But it's easy to do.
It's so easy to get caught up in Aiden's world of appointments, research, and telling his story. Everyone asks about Aiden ... "Guess what Aiden did today!" ... explaining the equipment on his ears ... the questions and stares when we're out ... the questions from family, friends, and complete strangers ...
... when I take a step back and look into our world, my older kids often hear ALL ABOUT AIDEN.
Then things happen. Grades have slipped, behaviors have run wild, Kailyn continues struggling in math but has now added reading comprehension to the list (it shocks me though that they expect a second grader to multiply and divide - you gotta be kidding me) and I'm flooded with a downpour of mommy guilt.
In my make-believe world, Ryan would be responsible for his learning. He'd do his homework without us constantly checking in. He'd clean his room and pick up his wet towels and dirty underwear. Puberty would be easy and he wouldn't argue about every.little.thing. He'd go above and beyond showing how bright he truly is, without us constantly pushing him to do it.
In my make-believe world, Kailyn wouldn't struggle in school. She'd be able to hold her attention much longer, and maybe, just maybe, things would just click for her. We wouldn't battle everyday after school to get homework done. She'd always feel included and know she's just as loved as her brothers; she wouldn't get so down on herself. She'd always be the charismatic, charming, lovable, entertainer that she truly is.
In my make-believe world, Aiden wouldn't have so many appointments RIGHT in the middle of the day that disrupt so many other things. I wouldn't have to talk to him ALL day, narrating every thing we do to the point I have little patience for talking, much less arguing with his siblings by the end of the day.
But this make-believe world would be boring (easier, but boring). Perfect is boring.
We do our best as parents to balance our life between each of our kids and ourselves. This is not easy when one child takes up such a big percentage of the time. We're very open in discussing our feelings and obstacles faced. Are we doing enough though? Am I giving enough? Are my kids reaching out? What I do know, is that my older kids need their mommy just as much as their little brother.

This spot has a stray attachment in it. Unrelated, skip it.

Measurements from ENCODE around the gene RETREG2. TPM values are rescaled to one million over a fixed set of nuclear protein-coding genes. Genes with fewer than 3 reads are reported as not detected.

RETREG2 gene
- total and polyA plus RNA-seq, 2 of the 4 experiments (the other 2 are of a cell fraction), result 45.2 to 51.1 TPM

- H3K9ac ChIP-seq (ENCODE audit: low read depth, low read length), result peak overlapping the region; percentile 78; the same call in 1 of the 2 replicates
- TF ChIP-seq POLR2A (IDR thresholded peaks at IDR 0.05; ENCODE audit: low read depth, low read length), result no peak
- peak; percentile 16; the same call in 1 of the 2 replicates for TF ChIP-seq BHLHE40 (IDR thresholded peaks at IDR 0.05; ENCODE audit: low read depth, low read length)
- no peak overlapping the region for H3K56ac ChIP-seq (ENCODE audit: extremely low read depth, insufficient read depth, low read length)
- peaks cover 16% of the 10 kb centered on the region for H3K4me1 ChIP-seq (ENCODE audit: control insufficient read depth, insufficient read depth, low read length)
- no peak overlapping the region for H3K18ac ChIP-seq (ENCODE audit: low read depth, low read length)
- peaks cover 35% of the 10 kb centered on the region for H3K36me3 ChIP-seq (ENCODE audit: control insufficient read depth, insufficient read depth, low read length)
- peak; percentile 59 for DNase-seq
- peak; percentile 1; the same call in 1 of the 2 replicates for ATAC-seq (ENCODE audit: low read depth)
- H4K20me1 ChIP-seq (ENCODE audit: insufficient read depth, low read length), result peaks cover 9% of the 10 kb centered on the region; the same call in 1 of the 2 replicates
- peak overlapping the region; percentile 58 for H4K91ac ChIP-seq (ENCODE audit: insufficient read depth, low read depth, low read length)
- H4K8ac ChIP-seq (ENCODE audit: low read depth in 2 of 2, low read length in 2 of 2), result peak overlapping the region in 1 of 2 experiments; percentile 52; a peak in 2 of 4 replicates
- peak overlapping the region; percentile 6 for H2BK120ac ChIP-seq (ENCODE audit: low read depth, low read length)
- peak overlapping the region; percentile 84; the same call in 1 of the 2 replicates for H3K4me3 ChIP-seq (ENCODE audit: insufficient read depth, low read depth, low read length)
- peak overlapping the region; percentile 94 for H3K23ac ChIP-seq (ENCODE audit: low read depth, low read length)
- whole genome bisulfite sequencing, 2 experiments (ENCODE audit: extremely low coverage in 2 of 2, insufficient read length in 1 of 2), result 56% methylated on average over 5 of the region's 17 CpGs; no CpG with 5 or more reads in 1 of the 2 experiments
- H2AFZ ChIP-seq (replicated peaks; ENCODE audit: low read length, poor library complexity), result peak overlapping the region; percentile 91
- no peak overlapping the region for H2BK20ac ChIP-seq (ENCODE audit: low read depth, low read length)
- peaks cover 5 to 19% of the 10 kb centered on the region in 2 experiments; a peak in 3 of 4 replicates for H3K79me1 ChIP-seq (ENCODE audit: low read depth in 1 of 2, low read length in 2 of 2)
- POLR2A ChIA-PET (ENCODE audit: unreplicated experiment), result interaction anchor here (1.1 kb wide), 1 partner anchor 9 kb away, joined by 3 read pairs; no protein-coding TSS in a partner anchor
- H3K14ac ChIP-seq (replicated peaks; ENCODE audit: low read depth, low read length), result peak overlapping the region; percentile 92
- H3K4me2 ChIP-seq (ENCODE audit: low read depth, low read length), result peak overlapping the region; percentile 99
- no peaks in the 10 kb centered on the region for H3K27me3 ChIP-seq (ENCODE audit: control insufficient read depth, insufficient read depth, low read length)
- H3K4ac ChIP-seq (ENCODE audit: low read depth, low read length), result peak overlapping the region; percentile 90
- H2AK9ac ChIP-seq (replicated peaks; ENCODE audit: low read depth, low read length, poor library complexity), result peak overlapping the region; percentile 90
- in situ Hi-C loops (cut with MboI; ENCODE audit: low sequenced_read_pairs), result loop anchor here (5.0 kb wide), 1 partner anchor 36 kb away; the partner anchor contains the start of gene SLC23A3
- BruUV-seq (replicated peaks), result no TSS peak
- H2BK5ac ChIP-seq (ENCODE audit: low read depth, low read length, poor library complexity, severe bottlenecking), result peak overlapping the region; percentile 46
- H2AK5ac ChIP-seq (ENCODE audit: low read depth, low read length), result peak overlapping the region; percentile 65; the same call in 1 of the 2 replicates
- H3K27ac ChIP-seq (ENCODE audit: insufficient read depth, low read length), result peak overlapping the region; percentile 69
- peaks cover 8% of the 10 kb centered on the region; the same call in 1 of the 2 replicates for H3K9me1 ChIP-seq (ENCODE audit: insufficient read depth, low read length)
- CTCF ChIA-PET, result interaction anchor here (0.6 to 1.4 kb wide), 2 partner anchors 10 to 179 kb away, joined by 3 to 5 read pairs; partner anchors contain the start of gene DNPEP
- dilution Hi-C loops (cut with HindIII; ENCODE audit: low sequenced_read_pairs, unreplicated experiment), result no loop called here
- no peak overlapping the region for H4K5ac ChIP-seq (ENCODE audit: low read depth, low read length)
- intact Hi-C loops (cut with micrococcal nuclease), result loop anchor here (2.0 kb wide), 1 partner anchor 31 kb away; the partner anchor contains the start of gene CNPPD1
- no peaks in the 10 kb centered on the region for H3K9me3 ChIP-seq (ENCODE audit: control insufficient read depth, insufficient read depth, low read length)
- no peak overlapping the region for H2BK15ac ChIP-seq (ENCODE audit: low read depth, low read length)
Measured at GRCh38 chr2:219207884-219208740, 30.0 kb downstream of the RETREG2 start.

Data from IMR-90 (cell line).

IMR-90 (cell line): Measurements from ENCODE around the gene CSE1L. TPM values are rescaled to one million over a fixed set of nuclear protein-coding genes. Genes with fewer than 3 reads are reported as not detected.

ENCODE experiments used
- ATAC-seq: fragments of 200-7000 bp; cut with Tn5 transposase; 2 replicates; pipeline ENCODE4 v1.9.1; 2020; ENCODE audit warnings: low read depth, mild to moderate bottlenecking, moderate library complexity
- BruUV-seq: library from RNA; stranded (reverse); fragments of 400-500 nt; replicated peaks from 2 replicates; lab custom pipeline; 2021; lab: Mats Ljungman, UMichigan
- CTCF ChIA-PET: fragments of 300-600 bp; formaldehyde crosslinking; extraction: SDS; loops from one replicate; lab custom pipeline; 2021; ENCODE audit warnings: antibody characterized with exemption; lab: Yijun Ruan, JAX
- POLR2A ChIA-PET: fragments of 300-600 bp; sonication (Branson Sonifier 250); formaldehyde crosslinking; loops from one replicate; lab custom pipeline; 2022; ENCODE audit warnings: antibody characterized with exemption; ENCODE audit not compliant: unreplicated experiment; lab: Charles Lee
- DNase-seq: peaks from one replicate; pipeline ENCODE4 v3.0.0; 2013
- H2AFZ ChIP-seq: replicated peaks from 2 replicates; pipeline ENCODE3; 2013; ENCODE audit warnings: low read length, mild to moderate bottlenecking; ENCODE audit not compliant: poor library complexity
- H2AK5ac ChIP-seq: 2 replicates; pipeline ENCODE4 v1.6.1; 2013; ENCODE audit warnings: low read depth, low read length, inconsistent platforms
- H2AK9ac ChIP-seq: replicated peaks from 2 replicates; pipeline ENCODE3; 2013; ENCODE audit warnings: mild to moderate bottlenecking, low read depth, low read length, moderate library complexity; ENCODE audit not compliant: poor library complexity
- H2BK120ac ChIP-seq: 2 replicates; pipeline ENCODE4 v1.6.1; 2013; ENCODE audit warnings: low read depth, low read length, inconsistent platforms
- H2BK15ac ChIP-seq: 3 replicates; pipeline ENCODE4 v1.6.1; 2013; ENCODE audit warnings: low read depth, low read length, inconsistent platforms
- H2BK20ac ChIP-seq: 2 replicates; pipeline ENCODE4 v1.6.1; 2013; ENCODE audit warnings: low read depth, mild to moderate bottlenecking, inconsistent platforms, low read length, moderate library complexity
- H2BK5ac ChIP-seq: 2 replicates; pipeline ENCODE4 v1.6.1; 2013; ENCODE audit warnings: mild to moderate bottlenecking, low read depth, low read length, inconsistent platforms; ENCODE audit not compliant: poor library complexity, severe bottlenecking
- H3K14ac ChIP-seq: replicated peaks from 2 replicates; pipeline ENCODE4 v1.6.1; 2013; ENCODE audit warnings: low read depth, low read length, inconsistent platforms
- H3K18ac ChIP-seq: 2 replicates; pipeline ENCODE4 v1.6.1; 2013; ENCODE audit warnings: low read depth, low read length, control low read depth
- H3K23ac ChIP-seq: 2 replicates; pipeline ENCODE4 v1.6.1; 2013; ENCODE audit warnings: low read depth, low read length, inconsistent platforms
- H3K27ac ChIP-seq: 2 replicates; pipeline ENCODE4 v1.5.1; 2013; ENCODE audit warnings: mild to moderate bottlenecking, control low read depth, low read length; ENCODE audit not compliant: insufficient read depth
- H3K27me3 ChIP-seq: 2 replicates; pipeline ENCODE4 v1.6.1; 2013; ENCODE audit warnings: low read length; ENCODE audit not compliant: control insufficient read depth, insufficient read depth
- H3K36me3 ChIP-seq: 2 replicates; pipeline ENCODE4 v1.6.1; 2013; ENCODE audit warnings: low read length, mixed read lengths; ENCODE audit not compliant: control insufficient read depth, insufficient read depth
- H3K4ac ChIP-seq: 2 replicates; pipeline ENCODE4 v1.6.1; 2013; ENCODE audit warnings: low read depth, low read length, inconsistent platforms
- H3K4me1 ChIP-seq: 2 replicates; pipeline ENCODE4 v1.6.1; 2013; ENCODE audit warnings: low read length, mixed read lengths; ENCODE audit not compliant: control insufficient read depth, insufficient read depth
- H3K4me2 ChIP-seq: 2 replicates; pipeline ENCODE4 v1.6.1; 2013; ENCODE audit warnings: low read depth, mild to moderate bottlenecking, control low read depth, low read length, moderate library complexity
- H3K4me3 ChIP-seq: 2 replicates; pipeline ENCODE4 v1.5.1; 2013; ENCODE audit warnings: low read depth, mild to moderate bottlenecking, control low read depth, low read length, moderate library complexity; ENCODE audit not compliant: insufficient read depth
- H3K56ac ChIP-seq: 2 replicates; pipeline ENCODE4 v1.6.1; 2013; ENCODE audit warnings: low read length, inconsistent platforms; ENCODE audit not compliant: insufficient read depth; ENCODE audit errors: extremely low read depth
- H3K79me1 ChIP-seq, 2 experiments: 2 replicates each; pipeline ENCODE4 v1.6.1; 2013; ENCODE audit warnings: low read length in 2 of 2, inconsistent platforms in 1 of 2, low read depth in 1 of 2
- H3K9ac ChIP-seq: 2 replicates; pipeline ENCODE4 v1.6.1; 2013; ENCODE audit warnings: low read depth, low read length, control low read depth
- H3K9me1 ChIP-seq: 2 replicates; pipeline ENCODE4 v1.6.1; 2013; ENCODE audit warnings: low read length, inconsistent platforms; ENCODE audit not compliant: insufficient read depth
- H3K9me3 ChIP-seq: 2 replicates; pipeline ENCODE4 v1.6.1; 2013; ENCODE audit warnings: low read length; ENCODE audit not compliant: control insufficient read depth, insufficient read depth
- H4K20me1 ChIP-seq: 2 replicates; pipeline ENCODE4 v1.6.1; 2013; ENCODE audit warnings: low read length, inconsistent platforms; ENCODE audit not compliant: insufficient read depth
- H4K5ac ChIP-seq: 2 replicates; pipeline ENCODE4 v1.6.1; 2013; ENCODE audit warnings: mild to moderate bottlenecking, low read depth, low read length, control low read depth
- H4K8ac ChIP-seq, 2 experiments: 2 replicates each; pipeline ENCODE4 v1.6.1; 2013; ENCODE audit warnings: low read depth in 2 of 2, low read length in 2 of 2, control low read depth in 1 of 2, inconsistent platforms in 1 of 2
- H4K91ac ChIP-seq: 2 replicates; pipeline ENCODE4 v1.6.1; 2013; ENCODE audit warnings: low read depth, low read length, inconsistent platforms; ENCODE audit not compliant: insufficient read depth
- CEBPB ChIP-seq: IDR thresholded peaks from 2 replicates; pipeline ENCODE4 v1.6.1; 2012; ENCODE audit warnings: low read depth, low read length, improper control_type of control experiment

I've come to realize that it's so important to find that balance between full time language therapist and mommy to three kids.
I've come to realize I expect so much more from my 12 year old son, yet he still needs lots of guidance and LOTS of mom hugs. He's my first born. That always holds a special place.
I've come to realize that by just having mom/daughter time each night, whether playing teacher or nail salon, when all I want to do is crawl in bed, makes her feel just that much better. She's my only daughter, another, totally different special place.
I've come to realize that my babies have had such an 'effin rough year plus some. Their grandpa, whom they absolutely adored, became someone they didn't know, then passed away; three months later their baby brother was born deaf ... "Deaf? You mean he can't hear us talk to him?" they'd ask; seven months later they were uprooted after living in one place their whole life to new schools and all new friends; and to top it all off their mom has been consumed with trying to understand how to raise a deaf child in our family's hearing world.
They should be the ones screaming "I can't take anymore!"
But they don't. They're such damn good troopers. They don't complain. They just go with it. And they are always so happy to see Aiden, ask how his day was. They love on him all the time; with no regrets shown.
So Ryan, my straight A student, brought home a D and two Cs a report card ago. Who cares. It's seventh grade.
So Kailyn, my "loves herself more than anything" entertainer, is struggling keeping her attention in school and therefore with her own insecurities. We're testing her for ADD, will deal with the results, sign her up for karate (which she wants to take), and keep reminding her of what a wonderful, smart girl she is, all around.
And Aiden ... we'll just keep trucking along with what we do ... teaching him to listen and speak. All in the mist of raising his siblings, who by the way, are excellent language opportunities for him!
This whole "balancing" act isn't easy. We'll get there though, like my dad used to say, come hell or high water.